Many families wake up to the noise of the engineering crews of the earthmoving brigade - affiliated with the Joint Construction Enterprise ALBA Boli­variana -; a fleet of loaders, bulldozers, motor graders and trucks operated by Cubans which make their way every morning to eat into the mountain, biting into the steep ridges and preparing the ground for the construction of new facilities and access roads.
One of these teams includes Reynaldo and Juan Martínez from Pinar del Rio, who is familiar with the risks and dangers of the job given his own personal experience.

”The terrain varies a great deal, sometimes the ground is rocky, at other times the consistency of loose clay. It’s important to be mindful of the conditions, to drive safely, because sometimes the layer of dust covering the ground is very thick and the truck skids dangerously, only a few centimeters from a very sheer cliff.
”Once my front tire blew whilst descending a very steep slope. I had to use all my expertise to break the vehicle, but you get used to even these types of problems, and as I am not a coward, I never retreat,” he boldly states.
Juan Emilio Cutido is 64, and also a man with 37 years experience driving loaders “which helps me to tackle these terrible hills. Just imagine I’m from Las Tunas, and there are no hills like these there, but the key is skill, paying constant attention to controlling the machine, complying with established norms and avoiding risks.
”Some time ago, a sudden land-slide almost covered a compañero in his bulldozer, and those of us who are constantly flirting with the edge of the mountain, with a cloud of dust which stops you from seeing clearly, are at risk; but while we do everything properly, and take the necessary precautions, nothing stops us.”
Juan Emilio is one of the workers who transports the removed earth to the trucks, one after the other, leaving the terrain level to the specifications of topographers José Breijo, Víctor Hugo or Pablo Nápoles, who are forever overlooking the works from some vantage point, verifying measurements or calculating the dimensions of the next section of mountain to be cut.
A continuous flow of trucks ascend and descend the mountainside, but when they are required to make a long journey, Juan Emilio always take a moment to turn off his machine and sit in his cabin, alone with his thoughts, perched among the clouds he would never be able to reach in Las Tunas, gazing at the sea in the distance.
He knows that far beyond lies Cuba, and his beloved family which he misses so much. “Sometimes up here the feeling of nostalgia is stronger; but you know you’ve got to finish the job, overcome the risks and finish, because if you come here you come to complete the mission, fulfill a commitment.”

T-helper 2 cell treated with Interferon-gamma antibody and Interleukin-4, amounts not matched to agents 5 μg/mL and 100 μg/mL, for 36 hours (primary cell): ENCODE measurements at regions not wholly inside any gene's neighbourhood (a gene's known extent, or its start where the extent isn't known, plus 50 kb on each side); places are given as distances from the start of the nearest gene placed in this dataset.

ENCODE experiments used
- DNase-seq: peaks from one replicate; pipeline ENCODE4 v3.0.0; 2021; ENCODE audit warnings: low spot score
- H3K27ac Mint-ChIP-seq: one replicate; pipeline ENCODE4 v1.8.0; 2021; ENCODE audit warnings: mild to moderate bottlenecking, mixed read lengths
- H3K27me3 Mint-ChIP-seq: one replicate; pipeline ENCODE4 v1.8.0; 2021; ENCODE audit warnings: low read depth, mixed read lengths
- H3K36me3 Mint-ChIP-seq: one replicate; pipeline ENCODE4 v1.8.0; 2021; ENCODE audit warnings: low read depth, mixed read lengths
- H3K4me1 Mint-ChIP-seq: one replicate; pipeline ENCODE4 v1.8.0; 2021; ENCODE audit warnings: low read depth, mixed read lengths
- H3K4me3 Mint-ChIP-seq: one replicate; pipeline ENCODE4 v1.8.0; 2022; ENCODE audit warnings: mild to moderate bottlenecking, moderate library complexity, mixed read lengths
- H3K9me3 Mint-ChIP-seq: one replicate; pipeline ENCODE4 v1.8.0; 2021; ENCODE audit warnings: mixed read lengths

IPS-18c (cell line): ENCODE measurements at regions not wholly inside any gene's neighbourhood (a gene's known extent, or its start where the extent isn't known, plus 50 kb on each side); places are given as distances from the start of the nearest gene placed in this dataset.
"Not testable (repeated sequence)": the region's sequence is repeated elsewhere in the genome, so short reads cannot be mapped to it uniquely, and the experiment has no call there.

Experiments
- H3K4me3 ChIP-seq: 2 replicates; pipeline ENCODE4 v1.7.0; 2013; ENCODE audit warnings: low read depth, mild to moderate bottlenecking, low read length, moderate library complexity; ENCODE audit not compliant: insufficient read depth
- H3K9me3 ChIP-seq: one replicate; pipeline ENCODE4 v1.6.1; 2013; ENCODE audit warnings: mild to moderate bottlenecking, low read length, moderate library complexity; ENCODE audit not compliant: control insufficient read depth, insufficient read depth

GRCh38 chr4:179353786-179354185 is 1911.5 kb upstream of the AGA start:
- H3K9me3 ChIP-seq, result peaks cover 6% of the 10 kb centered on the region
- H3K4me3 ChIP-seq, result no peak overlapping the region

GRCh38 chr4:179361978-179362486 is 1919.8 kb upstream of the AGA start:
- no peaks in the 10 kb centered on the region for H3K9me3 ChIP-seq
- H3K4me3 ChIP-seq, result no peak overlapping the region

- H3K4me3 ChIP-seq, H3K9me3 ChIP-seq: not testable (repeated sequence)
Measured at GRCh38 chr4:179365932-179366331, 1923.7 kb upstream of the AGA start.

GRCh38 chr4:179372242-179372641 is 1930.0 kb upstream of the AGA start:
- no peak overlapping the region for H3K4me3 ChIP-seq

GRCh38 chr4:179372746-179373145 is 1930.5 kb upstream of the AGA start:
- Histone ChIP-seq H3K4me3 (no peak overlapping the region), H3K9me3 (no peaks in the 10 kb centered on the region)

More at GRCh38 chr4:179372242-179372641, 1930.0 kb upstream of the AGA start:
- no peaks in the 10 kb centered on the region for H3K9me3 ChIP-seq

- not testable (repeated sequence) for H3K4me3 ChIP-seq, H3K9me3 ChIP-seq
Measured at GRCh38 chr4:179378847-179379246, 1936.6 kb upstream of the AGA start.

One of the trucks starts its engine and we set off again. “Come on old boy, get a move on,” shouts driver Yunier Galera from Bayamo, and while he waits, we see how he also fixes his eyes for a moment on the same horizon, the same sea.

“Of course I miss Cuba a lot. Luckily we are all like family here and this helps a great deal. We are always cracking jokes, you know how Cubans and construction workers are, but we look out for one another, and if we are here working in solidarity with Venezuela, it is with each other first that we offer support and solidarity,” highlights Yunier.

On the other side of the same mountain, a similar group is working to build new homes on the area prepared by the earthmoving brigade. They are completing the most recent structure, and below, a bulldozer makes its way upward toward the sky to start work on new territory.
With help from the Cubans, Ciudad Caribia is growing and Rey­nal­do, head of the engineering crew, continues to go out before bed to breathe in the silence and a little cigarette smoke.
Naturally he thinks about Cuba, but always remembers that startling evening and the surprise when a great man arrived and asked where all the Cubans were.
Six years on and he feels like he has honored his commitment.

Thanks to his hard work, those mountains are now home to humble families which inhabit and will continue to populate the city, and together with them, in their homes, the realization of Comandante Chávez’s dream.